When you know how to walk your clients through the toughest times of life, you build trust, loyalty, and referrals.
February is upon us, and a significant number of your clients are dreading it. No, it isn’t the cold, or the dreariness of winter. It’s Valentine’s Day.
In the past, this holiday of love was a day or warmth, surprises, celebration, and hugs. Spouses anticipated receiving a special card, candy or a carefully selected gift, extra attention, and reassurance of their lovability. Yet for widowed spouses, the day is cold and bleak. Hearing the ads and watching couples make goo-goo eyes at each other rubs the scab raw and thrusts the cold spear deeper into broken hearts.
The worst thing you can do is ignore your clients in this painful time. Remember, many people avoid calling on days like Valentine’s Day. That leaves them feeling even more alone and isolated. At the very least, send a card with a small gift. For instance: “No gift could make up for Jim’s absence. Still, I hope you can enjoy a few chocolates from someone who cares. We are thinking of you today.” Or “A single rose in memory of Karen. Her love for you and for so many people lives on in our hearts forever.
If you really want to make a long-term impression, consider organizing an event early in the day for widowed clients. Invite them to a breakfast or brunch, and do it up right. Have a nice meal, an attractive centerpiece, and attentive staff, so they feel pampered. When all are seated, welcome the group, saying you know Valentine’s Day can be difficult for widowed people and you wanted to give them something fun to anticipate along with the pain the day is sure to bring. Print a list of questions for discussion and place it at each table to break the ice and get them sharing with each other. Examples: Tell how you and your spouse met each other. Tell one thing that drove you crazy about your spouse. Tell one well-meaning thing someone said to you after your spouse died that was unintentionally hurtful to you.
After the meal, thank everyone for coming and tell them you plan to make this an annual event so they can return the next year. Perhaps have a drawing for the centerpieces at each table. As your guests leave, give them a small token such as a real or chocolate flower. Tell them you will call in a week or two to see what they liked best and if they have any suggestions for how you could improve the event next year. Then, of course, do call and take their feedback seriously.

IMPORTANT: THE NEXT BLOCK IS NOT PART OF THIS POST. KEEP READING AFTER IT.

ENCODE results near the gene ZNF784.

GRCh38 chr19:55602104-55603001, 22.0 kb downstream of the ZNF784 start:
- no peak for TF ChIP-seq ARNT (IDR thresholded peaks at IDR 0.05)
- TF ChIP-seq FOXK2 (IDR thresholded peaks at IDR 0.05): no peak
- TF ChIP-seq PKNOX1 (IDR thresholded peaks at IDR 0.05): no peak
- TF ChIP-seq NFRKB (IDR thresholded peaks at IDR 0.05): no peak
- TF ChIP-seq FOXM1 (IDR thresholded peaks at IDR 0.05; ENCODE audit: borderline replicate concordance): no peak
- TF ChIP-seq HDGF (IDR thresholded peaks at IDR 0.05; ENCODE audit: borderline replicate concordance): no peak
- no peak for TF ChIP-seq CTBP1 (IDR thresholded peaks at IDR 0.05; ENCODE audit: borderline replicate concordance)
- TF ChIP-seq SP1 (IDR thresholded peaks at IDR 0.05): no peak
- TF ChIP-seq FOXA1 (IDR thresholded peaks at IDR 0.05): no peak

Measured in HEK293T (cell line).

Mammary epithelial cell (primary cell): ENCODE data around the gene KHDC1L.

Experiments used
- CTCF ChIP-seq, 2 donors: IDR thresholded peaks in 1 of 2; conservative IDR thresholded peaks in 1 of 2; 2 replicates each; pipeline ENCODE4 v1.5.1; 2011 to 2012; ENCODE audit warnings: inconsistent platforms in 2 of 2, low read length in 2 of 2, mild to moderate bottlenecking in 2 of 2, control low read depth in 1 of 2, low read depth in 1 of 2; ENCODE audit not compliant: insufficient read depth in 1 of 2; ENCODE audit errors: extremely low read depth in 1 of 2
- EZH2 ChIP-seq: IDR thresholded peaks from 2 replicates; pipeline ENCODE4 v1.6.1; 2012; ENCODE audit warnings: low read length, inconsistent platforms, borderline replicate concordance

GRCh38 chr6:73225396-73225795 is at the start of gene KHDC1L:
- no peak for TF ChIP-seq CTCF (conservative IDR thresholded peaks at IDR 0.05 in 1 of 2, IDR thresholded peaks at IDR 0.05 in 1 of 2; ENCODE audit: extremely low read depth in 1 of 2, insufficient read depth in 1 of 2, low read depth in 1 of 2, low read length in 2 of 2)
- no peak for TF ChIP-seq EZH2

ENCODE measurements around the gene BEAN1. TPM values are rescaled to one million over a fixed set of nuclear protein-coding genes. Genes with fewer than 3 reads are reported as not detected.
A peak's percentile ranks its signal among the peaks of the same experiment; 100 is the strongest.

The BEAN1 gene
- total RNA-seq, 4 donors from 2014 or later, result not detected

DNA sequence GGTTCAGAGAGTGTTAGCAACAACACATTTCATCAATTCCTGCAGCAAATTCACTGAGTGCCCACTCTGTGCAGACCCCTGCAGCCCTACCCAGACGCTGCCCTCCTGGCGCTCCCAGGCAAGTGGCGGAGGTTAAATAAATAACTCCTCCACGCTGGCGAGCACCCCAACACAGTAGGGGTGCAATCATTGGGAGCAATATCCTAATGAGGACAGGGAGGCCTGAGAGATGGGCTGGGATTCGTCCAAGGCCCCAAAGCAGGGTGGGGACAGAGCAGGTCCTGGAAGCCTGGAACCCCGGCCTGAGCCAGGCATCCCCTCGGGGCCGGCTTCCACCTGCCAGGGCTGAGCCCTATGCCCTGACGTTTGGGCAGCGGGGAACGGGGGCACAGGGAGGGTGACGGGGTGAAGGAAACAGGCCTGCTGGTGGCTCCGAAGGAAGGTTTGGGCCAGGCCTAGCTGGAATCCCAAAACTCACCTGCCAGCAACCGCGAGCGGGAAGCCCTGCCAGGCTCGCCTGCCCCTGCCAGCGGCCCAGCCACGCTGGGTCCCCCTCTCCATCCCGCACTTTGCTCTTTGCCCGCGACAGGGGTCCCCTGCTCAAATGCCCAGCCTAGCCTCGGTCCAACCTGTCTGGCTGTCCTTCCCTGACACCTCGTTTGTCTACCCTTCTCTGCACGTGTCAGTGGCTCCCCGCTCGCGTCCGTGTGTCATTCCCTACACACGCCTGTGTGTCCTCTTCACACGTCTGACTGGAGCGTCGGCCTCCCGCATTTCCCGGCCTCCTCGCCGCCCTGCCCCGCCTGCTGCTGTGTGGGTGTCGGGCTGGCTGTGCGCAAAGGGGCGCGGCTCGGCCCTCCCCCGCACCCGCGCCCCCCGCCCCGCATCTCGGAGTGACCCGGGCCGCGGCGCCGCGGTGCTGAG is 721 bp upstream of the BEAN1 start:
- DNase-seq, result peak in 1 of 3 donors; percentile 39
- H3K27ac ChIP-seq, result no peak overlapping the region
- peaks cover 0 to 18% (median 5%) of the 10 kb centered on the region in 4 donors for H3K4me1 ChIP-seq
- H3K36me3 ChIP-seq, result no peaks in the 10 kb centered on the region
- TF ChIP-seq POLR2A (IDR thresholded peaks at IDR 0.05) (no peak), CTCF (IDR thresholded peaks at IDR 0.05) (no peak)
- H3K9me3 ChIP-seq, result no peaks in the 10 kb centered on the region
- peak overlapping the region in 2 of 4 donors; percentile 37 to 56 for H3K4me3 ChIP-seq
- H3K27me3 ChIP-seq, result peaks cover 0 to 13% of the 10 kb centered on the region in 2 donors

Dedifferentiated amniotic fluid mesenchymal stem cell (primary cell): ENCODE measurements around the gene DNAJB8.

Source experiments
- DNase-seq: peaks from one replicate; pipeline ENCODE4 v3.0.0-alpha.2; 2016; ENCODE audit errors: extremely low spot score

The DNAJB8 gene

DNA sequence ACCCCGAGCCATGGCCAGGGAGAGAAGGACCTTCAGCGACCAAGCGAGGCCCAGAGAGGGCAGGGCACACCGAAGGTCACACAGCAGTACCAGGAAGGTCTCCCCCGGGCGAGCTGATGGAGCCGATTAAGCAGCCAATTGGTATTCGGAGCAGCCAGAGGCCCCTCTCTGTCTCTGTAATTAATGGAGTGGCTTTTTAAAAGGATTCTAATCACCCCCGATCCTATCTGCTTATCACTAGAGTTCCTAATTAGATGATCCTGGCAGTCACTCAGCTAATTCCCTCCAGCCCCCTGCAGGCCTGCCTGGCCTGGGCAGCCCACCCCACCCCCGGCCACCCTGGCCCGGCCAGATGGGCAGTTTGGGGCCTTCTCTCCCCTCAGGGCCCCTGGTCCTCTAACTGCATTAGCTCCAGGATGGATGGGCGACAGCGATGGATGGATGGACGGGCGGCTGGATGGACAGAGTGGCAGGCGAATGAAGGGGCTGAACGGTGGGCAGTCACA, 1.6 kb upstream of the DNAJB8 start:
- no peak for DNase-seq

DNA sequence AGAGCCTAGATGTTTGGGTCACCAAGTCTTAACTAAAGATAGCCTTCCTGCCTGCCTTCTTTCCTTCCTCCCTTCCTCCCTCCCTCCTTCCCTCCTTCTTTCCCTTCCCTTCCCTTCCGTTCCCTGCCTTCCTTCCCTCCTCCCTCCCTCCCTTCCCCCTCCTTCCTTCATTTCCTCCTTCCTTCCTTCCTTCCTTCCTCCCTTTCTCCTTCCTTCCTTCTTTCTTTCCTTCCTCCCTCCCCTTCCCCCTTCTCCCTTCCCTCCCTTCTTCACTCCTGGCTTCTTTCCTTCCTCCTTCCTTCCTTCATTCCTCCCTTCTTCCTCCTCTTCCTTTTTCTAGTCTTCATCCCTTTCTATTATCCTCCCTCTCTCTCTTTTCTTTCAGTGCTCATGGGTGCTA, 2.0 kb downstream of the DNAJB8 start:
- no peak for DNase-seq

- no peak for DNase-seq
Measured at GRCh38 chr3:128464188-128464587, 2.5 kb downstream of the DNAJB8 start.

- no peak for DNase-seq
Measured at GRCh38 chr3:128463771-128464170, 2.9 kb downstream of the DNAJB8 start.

These suggestions bracket the range of possibilities. The important thing is to be there for your clients in ways that most other people aren’t. When you demonstrate that you understand their grief and you care about more than just the money, you gain a client for life. And when their friends and associates are widowed, what will they tell them about their uncommonly wise and compassionate advisor?
Have you ever seriously worried about having to live on the streets? Interestingly, that is one of the most common fears of a widow, even if she has more money than she’s ever had due to insurance proceeds. She is afraid it will somehow disappear and she will become a bag lady. In some cases, her situation is precarious enough that the fear is justified and you have to work carefully to preserve whatever funds she has. In many cases, though, the fear is irrational
Allow me a parallel example. My son Steven threw fits at bedtime, because he was convinced the ghosts in the closet would come out at night and “get” him. I used all the logic at my disposal. We turned on the lights and examined every square inch of the closet without finding any ghosts. I sat with him for hours in the dark waiting in vain for ghosts to appear. I garnered the testimony of his older brothers. Nothing worked.